The FEB Director located training resources within the Oklahoma State Supreme Court which were available based upon each trainee providing 10 hours of mediation service for the Court over the next twelve months. Meetings were scheduled for all the planning participants to discuss the most efficient method to leverage the available resources. A Leadership Associate began coordinating the training and identifying facilities.
Due to the interest and number of responses, the one-week training was conducted twice to provide maximum participation and reduced instructor-student ratio. Only 30 applications per session were accepted (on a first-come, first-serve basis); however, every effort was made to ensure slots were distributed equitably among participating agencies. Union representatives and Labor Relations Specialists were encouraged to participate in the training on an "evaluation" basis to determine the value of the process and familiarize themselves with what would be made available for federal employees (including all of their members) in the Oklahoma area.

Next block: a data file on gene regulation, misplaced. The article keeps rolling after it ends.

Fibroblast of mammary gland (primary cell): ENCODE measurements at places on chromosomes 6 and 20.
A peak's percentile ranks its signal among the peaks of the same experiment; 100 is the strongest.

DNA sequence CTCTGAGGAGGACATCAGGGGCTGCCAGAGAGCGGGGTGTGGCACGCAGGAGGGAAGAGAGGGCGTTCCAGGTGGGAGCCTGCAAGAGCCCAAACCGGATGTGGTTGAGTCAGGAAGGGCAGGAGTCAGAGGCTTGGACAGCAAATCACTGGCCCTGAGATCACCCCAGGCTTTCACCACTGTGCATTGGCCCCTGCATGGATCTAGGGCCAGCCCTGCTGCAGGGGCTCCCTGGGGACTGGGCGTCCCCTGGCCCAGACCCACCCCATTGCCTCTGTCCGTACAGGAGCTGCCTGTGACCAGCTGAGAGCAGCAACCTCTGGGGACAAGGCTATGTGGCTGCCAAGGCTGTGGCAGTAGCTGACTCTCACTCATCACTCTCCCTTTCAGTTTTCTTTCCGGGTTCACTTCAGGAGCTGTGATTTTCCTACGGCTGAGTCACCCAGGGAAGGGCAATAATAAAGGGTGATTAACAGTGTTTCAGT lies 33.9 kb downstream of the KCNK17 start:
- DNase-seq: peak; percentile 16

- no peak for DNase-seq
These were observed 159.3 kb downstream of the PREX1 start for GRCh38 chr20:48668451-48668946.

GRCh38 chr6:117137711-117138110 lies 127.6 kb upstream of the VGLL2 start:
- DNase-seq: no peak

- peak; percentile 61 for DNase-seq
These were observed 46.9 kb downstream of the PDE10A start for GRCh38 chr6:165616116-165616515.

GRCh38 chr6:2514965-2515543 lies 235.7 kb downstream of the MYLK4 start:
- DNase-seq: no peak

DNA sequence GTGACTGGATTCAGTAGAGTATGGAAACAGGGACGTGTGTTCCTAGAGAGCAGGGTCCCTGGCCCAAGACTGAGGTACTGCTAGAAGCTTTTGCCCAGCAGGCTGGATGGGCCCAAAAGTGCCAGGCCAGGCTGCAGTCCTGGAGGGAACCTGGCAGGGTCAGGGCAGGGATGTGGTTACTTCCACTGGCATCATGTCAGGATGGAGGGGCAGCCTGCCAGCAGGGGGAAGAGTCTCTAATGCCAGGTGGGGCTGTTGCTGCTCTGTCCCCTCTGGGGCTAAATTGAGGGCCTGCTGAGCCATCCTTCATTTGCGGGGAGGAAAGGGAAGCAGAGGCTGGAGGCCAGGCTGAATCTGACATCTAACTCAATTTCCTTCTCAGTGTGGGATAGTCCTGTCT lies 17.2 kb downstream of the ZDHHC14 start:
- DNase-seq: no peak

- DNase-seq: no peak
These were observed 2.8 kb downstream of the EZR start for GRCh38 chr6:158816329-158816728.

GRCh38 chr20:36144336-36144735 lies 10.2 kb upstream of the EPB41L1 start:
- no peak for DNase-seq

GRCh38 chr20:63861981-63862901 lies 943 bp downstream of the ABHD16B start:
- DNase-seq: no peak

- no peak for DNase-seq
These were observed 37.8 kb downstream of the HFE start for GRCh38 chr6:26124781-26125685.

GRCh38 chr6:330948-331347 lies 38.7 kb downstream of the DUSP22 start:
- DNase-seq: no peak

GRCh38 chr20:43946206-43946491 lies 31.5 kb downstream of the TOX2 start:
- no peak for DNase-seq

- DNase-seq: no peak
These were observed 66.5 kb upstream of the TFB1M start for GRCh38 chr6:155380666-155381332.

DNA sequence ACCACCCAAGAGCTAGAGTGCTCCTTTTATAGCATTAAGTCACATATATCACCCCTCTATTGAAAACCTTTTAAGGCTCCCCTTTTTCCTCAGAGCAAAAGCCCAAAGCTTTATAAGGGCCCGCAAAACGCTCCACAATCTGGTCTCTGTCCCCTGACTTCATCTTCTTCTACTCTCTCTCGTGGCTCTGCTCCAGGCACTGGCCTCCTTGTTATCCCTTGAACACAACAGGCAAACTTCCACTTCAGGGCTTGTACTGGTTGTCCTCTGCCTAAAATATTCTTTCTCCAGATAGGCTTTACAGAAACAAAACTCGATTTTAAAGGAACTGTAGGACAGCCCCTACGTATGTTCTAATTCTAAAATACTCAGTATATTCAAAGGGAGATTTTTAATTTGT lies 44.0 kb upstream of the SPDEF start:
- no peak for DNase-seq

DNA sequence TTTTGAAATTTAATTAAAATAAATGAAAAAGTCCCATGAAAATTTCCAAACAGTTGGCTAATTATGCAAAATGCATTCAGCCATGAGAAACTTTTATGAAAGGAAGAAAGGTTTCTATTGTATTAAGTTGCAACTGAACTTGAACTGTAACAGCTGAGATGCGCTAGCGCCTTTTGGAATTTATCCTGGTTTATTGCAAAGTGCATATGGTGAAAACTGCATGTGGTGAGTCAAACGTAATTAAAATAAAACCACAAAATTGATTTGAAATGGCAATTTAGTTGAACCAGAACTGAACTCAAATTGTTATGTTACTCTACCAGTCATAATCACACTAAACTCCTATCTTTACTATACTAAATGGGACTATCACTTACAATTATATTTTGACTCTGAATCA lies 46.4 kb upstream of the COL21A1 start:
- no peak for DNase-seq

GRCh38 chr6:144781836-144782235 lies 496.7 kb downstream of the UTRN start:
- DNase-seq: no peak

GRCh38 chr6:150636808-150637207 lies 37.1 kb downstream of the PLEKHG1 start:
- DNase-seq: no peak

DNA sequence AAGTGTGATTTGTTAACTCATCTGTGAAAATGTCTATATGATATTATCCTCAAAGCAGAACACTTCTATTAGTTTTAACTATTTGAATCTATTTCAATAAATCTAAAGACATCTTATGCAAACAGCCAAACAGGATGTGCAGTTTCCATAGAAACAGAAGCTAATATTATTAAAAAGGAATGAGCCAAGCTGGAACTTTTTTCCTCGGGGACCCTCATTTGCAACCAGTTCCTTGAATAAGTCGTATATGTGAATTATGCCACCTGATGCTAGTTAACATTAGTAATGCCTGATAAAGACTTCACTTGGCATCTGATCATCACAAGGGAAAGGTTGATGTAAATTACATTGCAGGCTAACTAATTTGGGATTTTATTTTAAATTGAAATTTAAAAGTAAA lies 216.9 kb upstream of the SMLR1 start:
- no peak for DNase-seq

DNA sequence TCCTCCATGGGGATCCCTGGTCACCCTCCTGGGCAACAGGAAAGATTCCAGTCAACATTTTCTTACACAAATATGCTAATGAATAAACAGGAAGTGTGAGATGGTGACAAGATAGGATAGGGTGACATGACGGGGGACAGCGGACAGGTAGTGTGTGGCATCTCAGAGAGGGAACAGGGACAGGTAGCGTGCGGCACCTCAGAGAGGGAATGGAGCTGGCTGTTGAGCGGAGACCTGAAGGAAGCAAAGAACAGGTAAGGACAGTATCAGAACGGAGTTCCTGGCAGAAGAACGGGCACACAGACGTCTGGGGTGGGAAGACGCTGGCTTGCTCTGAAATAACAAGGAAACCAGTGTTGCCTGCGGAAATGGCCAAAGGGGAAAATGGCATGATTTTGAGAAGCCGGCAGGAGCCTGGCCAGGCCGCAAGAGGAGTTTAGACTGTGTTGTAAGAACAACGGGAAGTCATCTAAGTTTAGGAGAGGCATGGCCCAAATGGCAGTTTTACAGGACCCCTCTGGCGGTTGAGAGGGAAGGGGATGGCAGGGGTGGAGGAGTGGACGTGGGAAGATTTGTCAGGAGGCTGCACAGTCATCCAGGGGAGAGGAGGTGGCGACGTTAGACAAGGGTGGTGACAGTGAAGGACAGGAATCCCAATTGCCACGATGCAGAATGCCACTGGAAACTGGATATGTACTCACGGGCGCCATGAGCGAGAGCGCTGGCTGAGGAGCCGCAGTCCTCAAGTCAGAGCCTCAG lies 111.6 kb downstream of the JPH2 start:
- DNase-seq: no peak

Federal agencies were asked to select individuals to serve as mediators, providing their services as a collateral duty, on an as-needed basis. The employees were trained through the partnership with the Oklahoma State Supreme Court, utilizing a modified version of their mediation curriculum which has also been bolstered by EEO training provided by an Administrative Judge, EEOC, as well as advanced mediation training provided through the auspices of the VA Medical Center. In identifying individuals to attend the training, agencies were asked to ensure they identified employees who:
1. Possess strong receptive and expressive skills; are good communicators.
2. Are able to suspend advice-giving.
3. Availability: must be willing and able to commit to the program for one year, including 10 hours per year to work with the Oklahoma Supreme Court.
4. Have a tolerance for conflict.
5. Demonstrate confidence; possess leadership qualities.
The employee identified for training (and their supervisor) were asked to sign an agreement of support to participate in the program for one year to receive the training at minimal cost. Thirty-two hours of class-room instruction was provided through this partnership to provide a total savings of $75,754 in training costs, alone.
The second training session was conducted in March 1998. Mediators were prepared and began with mediation assignments from EEOC Administrative Judges in April 1998.